Purple tissue wrap enhanced Holtzinger apples and inspired a new line of labels.

Purple tissue wrap enhanced Holtzinger apples and inspired a new line of labels.

Charles M. Holtzinger (more familiarly known as C.M. Holtzinger) was one of the few Pacific Northwest fruit industry pioneers who had roots in an orcharding family. His grandfather had planted an orchard as part of his 120-acre farm in Hamburg, Iowa, in the decade before the Civil War. It was on this farm that C. M. was born in 1874. His father, who had enlisted as a private in the Fourth Iowa Cavalry in the Civil War, returned to the Iowa farm, married, and soon had a family to support. However, after he passed away in 1879, five-year-old C.M. and his three siblings helped their mother run the farm.

Holtzinger might well have spent his life in the agriculture business in Iowa had it not been for a severe drought in 1894. The farm could no longer sustain the family, and C.M took a job packing apple

barrels. Two years later, C.M. and a partner went into business marketing fruit on their own.

In 1902, C.M. took a position with E.P. Stacy & Sons of Minneapolis, Minnesota, as a fresh-fruit buyer for the firm. This job took him all over the United States, eventually west to Colorado and Utah. He was in Brigham City, Utah, when the home office sent a letter directing C.M. to buy apples in Washington State. He went first to Walla Walla, where he was told that there were only two places in the state to buy apples—Yakima and Wenatchee. Holtzinger chose Yakima because it was closer. Each fall, from 1909 to 1912, Holtzinger worked as an apple buyer for Stacy & Sons, but each winter during those years he worked for himself in California and Florida as a buyer of grapefruit, oranges, and vegetables. Finally, in 1912, he dropped his connection with Stacy, went into business for himself full time, and established the C.M. Holtzinger Fruit Company in Yakima.

In the early years, most of the new company’s apples were purchased in Zillah. Hence, the first Holtzinger label was the Big Z. This later morphed into the Blue Z, the Red Z, and the Yellow Z for the three grades of fruit. Zillah did not have a railroad connection at that time, and Holtzinger had to haul all of his apples to Toppenish for shipment by horse and wagon.

He later bought his first warehouse, in Zillah, which held just two carloads. In 1915, he rented a warehouse behind the Yakima Grocery Company in the City of North Yakima, and thereby expanded his storage capacity by ten additional cars. Three years later, the company constructed a 100,000-box warehouse in Yakima and a somewhat smaller one in Cowiche.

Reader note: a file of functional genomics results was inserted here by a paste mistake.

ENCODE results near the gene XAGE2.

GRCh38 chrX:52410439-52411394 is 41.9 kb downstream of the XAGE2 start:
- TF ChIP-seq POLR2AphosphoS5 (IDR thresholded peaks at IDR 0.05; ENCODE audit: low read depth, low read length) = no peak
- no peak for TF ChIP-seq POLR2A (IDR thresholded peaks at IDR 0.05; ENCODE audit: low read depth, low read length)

This new Yakima facility was a high-quality, two-story brick building, equipped with a ladies’ restroom (unusual at the time) and supplied with gas and water so the female employees could cook their own meals. This plant burned and was rebuilt twice in the next few years, once in 1922 and again in 1926. In the 1950s and early 1960s, a new packing plant and controlled atmosphere storage was built on North Sixth Avenue in Yakima. The company remains in operation at this location.

The strength and growth of the C.M. Holtzinger Fruit Company was a direct result of C.M.’s marketing genius. He was bothered by the fact that beige squares of tissue paper apple wrap were exceedingly dull and did not show off the fruit to its best advantage. Thus, C.M. decided to switch the color of his tissue paper wrap to dark purple. This was the impetus for an entirely new line of labels, the Royal Purple, the Regal Red, and the Emerald Green. These were the Holtzinger Company’s signature labels for many years, but there were others as well. There is a Black Diamond label, which was used rarely, and the only known copy is today owned by one of C.M.’s grandsons. The circa 1930 Doc Yak label, the only known original example of which is owned by the Yakima Valley Museum, is one of the best-designed fruit labels ever made. However, there was a popular newspaper cartoon series featuring Doc Yak at the same time, and the cartoon creators and distributors charged copyright infringement. Holtzinger was forced to withdraw his new label. Some years later, Holtzinger tried another new label, the Purple Cow, but for various reasons, it did not capture market attention and was also quickly discontinued.

Nevertheless, C.M. Holtzinger, through a combination of hard work and marketing savvy, created a fruit industry legend that was not only a financial success story for nearly a century but also resulted in labels that are highly prized by many collectors.